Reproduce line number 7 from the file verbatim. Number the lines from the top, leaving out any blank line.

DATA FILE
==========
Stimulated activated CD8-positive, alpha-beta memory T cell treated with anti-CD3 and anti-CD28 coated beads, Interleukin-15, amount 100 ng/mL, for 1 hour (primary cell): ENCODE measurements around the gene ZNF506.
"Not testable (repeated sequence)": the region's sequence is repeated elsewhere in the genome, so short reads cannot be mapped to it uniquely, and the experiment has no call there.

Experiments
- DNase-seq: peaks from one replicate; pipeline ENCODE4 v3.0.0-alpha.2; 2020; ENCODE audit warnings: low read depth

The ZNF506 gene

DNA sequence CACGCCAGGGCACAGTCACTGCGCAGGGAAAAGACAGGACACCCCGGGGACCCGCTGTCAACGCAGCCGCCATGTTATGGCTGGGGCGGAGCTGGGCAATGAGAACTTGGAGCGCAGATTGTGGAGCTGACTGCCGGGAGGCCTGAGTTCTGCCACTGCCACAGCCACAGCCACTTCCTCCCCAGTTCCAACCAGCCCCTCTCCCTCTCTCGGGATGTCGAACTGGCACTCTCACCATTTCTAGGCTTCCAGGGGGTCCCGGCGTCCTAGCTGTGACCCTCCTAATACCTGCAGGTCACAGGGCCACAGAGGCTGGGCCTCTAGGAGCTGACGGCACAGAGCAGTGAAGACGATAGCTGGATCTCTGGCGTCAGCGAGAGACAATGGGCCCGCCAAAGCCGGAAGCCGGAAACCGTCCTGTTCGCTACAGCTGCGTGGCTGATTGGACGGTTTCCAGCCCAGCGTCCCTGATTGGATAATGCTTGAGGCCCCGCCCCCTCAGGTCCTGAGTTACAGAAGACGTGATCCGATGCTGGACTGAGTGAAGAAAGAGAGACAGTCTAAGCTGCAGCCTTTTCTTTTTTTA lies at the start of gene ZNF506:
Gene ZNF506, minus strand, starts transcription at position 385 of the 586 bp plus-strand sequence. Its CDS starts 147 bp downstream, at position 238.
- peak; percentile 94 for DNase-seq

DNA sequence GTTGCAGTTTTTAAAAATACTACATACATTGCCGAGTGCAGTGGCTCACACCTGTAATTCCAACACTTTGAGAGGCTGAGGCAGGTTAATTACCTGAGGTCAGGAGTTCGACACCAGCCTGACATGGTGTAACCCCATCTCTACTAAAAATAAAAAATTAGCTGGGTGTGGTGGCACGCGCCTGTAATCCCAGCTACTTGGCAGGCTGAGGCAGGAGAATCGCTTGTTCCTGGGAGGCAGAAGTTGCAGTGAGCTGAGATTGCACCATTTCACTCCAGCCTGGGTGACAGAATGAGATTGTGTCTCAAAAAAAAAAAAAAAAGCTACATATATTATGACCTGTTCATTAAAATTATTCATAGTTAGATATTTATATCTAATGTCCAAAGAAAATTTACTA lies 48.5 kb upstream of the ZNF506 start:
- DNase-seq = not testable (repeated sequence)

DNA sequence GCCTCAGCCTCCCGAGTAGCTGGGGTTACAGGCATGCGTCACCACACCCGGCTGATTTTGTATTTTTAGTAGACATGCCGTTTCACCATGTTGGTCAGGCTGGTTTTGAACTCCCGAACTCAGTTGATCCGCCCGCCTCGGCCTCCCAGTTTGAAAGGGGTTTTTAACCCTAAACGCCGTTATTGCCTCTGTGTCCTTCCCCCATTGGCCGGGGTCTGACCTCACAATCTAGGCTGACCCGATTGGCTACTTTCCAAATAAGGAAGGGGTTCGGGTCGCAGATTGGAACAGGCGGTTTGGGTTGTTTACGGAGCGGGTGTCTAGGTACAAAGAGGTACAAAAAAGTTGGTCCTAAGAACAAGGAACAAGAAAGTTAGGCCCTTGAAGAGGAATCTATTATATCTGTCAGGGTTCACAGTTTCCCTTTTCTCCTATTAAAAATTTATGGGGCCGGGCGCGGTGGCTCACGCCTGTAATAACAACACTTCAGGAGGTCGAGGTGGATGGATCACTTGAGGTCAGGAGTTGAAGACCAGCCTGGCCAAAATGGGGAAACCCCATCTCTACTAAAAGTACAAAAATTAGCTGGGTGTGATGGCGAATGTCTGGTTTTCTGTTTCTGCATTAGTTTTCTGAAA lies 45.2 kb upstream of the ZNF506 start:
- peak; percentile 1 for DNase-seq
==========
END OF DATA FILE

Gene ZNF506, minus strand, starts transcription at position 385 of the 586 bp plus-strand sequence. Its CDS starts 147 bp downstream, at position 238.